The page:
The Bill & Melinda Gates Foundation awarded a just under $500,000 grant to ConnectEDU back in July 2013 to develop an interactive program to improve literacy under the Common Core educational standards that many states use today.
However, the Gates Foundation grant to Connect EDU came with very specific conditions, including a commitment to only use the funds to develop the new technology as well as a timeline requiring the completion of benchmarks for the project. The grant, which was paid out to the company in two separate installments, and was set to be wrapped up and the interactive learning project delivered by the end of this year.
ConnectEDU was one of 30+ organizations to receive an award as part of the Gates Foundation’s Literacy Courseware Challenge. The program was designed to support the creation of a broad range of digital literacy tools to help students in grades 4-8.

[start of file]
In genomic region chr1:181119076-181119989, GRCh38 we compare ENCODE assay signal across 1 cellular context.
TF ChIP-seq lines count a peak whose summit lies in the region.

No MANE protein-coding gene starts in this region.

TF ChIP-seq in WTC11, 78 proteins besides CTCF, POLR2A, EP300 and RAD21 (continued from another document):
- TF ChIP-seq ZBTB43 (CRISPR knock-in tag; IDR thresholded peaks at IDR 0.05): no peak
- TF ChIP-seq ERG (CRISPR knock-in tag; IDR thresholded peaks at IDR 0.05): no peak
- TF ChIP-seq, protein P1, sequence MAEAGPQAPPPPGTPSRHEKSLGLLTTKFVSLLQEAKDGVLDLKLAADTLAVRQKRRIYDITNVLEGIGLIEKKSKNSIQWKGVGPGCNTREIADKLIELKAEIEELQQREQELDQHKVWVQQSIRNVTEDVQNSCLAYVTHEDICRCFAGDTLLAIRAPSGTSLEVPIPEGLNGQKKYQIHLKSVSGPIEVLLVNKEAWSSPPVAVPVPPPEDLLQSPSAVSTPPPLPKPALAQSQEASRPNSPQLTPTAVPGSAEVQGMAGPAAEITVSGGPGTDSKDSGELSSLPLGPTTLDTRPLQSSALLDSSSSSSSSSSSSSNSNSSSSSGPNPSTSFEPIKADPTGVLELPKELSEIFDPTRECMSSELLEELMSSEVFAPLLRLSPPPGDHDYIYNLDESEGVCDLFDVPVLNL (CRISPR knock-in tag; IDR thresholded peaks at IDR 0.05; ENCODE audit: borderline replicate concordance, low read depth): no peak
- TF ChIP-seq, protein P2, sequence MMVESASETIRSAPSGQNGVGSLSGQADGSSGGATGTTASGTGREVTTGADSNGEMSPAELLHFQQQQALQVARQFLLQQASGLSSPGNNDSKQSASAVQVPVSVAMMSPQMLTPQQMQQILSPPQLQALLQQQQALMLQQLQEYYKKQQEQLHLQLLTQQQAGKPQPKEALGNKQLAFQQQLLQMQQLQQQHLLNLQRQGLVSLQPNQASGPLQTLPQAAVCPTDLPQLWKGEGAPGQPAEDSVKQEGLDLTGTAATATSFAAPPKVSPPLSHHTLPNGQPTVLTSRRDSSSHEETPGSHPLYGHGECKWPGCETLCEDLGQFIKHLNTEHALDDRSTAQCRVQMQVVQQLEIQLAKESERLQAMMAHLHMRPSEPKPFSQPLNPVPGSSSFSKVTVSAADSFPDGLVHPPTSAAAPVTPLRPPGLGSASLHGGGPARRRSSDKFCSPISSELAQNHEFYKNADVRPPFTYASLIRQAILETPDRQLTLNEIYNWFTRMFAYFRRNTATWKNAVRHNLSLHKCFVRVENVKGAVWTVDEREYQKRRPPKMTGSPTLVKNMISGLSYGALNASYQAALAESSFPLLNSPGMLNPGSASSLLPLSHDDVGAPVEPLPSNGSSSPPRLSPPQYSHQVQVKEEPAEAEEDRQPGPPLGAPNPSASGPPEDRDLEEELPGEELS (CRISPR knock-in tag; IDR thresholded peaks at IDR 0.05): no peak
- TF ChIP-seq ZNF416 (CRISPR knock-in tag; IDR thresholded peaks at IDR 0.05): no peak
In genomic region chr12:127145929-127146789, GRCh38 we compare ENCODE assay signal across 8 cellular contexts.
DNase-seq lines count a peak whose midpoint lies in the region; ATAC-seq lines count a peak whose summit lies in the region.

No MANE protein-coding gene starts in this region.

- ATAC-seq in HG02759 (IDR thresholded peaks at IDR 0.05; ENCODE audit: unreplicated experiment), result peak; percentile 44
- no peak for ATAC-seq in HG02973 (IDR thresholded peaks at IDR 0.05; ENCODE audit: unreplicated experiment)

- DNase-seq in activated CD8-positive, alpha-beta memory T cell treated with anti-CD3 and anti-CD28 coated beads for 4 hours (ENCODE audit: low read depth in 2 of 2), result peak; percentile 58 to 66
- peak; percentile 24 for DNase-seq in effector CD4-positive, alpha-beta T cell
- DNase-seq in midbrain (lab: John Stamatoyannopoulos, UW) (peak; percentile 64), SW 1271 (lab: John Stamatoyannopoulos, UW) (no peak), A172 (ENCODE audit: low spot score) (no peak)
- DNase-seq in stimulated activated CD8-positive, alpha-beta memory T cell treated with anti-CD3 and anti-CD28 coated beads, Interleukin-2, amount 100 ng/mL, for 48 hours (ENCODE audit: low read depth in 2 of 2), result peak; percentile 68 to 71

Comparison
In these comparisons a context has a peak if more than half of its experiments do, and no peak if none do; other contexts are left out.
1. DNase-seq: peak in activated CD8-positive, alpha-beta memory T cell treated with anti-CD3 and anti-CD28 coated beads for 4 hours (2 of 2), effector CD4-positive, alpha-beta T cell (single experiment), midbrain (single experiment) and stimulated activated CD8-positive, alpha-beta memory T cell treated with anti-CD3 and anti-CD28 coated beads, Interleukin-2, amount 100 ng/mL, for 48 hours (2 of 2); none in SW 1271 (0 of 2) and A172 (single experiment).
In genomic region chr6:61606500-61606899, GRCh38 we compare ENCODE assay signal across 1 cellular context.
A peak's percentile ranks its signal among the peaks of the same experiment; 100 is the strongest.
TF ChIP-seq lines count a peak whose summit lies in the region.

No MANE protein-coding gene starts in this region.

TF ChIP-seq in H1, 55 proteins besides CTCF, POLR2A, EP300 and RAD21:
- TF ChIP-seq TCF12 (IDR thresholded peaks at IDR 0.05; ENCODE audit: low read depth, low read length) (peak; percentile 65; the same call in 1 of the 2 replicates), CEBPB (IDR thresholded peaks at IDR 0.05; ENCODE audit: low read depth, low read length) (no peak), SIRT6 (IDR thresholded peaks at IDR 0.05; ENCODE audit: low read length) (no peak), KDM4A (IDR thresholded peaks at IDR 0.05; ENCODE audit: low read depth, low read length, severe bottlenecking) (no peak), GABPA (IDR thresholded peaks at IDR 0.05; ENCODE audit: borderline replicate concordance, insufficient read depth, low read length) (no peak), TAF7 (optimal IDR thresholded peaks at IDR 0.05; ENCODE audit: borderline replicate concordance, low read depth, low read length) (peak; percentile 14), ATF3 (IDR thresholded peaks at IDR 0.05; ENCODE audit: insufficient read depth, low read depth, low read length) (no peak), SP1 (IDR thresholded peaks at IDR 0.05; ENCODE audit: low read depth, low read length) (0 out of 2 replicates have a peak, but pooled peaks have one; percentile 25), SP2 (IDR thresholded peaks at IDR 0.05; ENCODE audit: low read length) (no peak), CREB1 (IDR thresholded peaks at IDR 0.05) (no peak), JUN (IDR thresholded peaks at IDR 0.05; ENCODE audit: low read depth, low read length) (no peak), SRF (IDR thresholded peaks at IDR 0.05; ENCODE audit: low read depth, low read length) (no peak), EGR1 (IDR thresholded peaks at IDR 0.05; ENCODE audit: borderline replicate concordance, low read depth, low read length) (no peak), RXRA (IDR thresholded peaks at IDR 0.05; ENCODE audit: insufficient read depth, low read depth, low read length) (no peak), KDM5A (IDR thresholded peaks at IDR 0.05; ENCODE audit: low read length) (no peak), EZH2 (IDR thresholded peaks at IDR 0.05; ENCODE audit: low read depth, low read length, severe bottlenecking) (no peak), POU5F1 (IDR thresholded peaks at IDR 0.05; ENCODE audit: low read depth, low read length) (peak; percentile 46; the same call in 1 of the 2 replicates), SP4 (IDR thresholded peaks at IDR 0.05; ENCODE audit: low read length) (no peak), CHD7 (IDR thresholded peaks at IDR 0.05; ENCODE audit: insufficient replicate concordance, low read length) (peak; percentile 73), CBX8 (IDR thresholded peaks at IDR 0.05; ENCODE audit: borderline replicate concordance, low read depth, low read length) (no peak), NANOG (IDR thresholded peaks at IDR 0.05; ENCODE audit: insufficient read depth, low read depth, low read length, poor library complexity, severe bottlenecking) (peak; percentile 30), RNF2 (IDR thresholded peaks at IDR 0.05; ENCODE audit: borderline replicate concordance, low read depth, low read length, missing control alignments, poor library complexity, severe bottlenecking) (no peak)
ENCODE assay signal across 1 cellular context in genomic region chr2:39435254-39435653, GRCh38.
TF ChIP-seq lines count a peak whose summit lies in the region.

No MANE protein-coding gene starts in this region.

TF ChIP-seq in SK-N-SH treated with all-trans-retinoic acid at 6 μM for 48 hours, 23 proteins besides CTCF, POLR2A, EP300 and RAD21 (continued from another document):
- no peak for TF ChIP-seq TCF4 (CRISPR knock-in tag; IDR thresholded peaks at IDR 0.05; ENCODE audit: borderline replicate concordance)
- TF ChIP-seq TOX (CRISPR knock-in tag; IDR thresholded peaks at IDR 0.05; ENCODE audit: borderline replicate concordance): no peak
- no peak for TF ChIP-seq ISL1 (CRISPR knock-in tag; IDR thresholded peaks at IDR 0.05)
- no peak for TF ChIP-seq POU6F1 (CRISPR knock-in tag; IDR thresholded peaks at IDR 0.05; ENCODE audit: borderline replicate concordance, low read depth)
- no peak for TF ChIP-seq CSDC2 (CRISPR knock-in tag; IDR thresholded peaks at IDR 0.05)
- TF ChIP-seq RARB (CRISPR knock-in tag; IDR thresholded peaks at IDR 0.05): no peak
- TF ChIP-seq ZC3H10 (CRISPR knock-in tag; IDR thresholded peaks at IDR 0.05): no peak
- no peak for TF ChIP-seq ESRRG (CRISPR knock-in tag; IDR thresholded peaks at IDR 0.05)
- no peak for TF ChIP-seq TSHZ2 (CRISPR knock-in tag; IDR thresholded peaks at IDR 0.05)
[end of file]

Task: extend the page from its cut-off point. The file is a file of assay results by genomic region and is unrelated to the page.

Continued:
Connect EDU bankruptcy
Connect EDU’s contribution to the Literacy Courseware challenge, however, was derailed earlier this year when ConnectEDU filed for Chapter 11 bankruptcy protection (claiming an estimated $33.7 million in liabilities and $17.7 million in assets). This left the project in limbo, and the foundation has been trying to retrieve the remaining funds from the grant outside of the bankruptcy.
Gates Foundation legal steps
Since the bankruptcy announcement, the Gates Foundation has taken a number of steps to ensure that the grant money is kept in a separate account and to have any unused portion returned to the organization, Furthermore, according to a filing in the U.S. Bankruptcy Court in New York, multiple requests for information from ConnectEDU’s counsel at Lowenstein Sandler by the foundation have gone unanswered.
Lowenstein Sandler had not responded to requests for comment as of Wednesday afternoon.
The Gates Foundation has now taken the step of requesting the court to direct ConnectEDU to respond to its questions and remit relevant documents by Sept. 12. The foundation says it needs more information to determine the size of its bankruptcy claim, and is “in danger of non-compliance” with IRS tax reporting requirements.